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Tuesday, July 31, 2007

skat or blitz

I assume that some of you are aware that a new, the last, Harry Potter book came out a week or so ago. I wasn't initially a fan and didn't know anything about the character until the first movie came out on dvd, but it grew on me and the past three books became special events in our household as Margaret and I read them out loud to each other, forcing us to stay on the same page, to digest every word, and to take moments to share thoughts about the book as the story unfolds. The movies are interesting as well, although not so much so that I'd made the time to see the newest one, but will eventually. Anyway, the process of reading out loud is slow but, as we are a bit obsessed and persistent, we completed it in a week. I was pleased with the book, it was paced better than the last couple, it kept focused on the central three characters without undue distractions, and tied up details that I did not believe she had the capability to reconcile. So there are a couple of more movies to go but then what? Rowling has already demonstrated a willingness her willingness to licence the characters through the creation of a theme park, although never through writing, but I got to thinking that a good television series based at the school could be really go for developing many details there. For example, what does it mean to be placed in Hufflepuff, outside of just being a loser? Can a member of Slitherin have a heart? Some good tv, when guided well, can have enough time to explore new issues and break down stereotypes. What if Joss Whedon, or someone of similar calibre, were to produce such a series, we might discover strength and weakness in all characters, not just the black and white world painted by Rowling. I understand the Rowling intends to write something different next, but even if she returns to the Potterverse, she will be unable to tell a simple small story that reveals intriguing truths about the characters and the history, she will have to embark upon a big new quest that will never build as well upon the human beings that could emerge from her characters.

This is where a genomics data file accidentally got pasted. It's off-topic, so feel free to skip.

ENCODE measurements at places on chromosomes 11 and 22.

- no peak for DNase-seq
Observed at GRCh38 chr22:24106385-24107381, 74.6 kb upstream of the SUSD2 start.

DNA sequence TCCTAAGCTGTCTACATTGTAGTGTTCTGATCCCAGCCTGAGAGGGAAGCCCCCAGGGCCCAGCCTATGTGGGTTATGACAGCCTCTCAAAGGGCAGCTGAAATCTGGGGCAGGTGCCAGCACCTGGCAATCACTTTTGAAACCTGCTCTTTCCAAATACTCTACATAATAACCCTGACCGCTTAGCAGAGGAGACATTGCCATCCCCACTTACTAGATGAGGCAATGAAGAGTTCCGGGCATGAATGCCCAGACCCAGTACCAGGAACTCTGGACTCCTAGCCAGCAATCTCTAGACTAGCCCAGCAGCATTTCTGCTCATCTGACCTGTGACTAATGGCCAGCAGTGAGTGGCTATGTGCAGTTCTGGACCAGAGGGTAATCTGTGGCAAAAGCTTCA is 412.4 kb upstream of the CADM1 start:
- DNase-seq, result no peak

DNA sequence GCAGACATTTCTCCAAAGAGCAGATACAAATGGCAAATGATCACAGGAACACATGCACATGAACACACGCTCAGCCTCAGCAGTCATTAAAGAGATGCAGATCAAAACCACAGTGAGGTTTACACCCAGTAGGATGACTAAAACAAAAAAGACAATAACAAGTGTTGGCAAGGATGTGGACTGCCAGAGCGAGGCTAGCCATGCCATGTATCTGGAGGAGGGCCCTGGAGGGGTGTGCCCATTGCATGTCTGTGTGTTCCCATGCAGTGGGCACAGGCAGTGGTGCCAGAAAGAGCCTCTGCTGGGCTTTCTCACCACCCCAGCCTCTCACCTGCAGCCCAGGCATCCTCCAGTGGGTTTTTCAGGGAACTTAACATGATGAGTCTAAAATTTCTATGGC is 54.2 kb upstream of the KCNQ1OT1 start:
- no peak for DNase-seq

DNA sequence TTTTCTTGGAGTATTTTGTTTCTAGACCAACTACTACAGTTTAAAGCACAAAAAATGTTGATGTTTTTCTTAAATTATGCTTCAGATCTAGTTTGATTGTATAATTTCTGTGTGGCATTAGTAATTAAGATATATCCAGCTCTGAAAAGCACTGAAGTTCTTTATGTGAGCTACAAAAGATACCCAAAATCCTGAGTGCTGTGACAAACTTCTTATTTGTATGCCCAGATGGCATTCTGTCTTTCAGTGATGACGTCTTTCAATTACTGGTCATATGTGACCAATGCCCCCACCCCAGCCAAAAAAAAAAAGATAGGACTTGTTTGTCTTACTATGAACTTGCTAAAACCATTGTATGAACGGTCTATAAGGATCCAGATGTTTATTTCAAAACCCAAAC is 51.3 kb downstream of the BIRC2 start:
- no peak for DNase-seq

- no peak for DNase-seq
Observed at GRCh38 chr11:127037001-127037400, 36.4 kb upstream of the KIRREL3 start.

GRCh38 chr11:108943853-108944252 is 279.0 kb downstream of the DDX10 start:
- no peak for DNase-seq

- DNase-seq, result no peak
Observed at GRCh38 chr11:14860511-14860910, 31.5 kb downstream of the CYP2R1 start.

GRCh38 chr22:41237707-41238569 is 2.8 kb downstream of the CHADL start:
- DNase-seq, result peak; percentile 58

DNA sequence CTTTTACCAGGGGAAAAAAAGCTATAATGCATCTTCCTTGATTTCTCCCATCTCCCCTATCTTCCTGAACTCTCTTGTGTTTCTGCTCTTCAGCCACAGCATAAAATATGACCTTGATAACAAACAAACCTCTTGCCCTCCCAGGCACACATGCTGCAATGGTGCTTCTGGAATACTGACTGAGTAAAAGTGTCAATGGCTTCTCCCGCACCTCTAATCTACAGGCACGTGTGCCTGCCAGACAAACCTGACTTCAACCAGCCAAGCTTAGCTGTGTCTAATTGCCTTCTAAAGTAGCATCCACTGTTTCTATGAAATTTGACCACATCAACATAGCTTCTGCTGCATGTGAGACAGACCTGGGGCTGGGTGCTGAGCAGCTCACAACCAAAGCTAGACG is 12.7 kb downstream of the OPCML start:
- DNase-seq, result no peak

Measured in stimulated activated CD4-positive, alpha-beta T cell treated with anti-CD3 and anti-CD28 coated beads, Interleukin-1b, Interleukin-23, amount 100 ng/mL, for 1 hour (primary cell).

1 comment:

Unknown said...

black and white? really? I found that by this last book every character had revealed capacities for both good and bad and that their choices ultimately determined which side of the scales tipped the balance. For me that was the main theme of the entire series. Without spoiling, you have 3 significant characters who each come from similarly lousy beginnings and each makes very different choices in how they deal. After we met Sirius in book 3, none of it seemed very much just black and white to me.